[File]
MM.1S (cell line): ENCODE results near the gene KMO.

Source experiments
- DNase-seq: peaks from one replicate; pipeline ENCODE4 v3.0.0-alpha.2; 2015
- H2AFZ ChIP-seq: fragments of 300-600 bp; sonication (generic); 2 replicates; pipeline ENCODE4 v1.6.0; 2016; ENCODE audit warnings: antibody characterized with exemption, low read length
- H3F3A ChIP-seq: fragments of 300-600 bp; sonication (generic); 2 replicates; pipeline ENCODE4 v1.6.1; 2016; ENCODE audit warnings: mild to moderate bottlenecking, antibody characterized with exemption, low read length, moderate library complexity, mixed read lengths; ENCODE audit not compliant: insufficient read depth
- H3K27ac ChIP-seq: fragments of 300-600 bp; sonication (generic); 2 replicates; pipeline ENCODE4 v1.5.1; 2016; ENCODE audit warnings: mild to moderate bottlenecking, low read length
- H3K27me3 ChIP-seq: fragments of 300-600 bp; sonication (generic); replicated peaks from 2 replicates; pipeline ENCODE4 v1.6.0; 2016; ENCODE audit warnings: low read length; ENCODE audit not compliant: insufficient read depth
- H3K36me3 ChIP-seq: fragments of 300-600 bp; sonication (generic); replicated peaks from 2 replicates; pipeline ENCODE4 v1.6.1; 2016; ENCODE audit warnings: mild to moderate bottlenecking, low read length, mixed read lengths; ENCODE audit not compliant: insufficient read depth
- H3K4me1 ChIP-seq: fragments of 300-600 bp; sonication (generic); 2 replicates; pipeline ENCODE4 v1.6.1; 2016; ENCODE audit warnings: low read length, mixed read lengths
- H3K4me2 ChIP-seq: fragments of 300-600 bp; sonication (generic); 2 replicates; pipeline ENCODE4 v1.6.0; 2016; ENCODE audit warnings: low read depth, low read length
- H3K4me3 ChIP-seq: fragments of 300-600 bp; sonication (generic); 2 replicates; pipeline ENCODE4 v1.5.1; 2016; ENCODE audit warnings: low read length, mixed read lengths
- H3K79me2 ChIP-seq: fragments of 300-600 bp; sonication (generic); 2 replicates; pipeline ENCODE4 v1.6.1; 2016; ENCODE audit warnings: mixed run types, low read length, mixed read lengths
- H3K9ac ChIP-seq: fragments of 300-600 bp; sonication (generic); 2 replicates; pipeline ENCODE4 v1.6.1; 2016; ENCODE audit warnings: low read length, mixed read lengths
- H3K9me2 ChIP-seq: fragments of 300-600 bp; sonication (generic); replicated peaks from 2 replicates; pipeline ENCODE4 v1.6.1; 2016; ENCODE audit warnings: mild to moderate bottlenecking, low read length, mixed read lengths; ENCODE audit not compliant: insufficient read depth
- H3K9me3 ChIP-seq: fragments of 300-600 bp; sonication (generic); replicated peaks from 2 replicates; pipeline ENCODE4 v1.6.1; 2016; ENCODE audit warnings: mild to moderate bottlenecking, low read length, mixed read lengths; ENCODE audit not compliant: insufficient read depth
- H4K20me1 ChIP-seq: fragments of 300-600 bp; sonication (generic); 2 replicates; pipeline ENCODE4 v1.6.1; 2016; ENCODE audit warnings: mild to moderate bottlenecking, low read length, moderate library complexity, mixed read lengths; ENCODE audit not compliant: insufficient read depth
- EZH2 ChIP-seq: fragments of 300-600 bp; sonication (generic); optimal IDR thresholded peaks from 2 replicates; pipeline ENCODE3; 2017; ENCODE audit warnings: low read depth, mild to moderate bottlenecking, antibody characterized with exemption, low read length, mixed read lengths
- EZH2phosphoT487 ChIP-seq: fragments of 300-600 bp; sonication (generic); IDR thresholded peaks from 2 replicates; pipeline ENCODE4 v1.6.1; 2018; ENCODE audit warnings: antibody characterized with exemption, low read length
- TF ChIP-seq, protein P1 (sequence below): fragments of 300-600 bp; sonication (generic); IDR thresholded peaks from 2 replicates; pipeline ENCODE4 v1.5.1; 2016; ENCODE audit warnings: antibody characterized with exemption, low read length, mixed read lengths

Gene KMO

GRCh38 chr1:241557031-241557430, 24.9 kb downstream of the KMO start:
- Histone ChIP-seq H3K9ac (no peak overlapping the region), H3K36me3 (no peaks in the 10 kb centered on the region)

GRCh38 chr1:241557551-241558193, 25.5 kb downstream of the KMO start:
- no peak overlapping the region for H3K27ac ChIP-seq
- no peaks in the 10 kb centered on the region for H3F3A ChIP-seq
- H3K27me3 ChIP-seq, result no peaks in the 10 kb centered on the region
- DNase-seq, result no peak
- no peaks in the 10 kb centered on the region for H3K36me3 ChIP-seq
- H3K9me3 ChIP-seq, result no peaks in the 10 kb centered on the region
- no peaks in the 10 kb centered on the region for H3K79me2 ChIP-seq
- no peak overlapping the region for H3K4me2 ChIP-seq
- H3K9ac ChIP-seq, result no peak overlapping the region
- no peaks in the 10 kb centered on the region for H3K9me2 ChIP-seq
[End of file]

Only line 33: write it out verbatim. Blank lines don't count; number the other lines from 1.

- no peaks in the 10 kb centered on the region for H3K9me2 ChIP-seq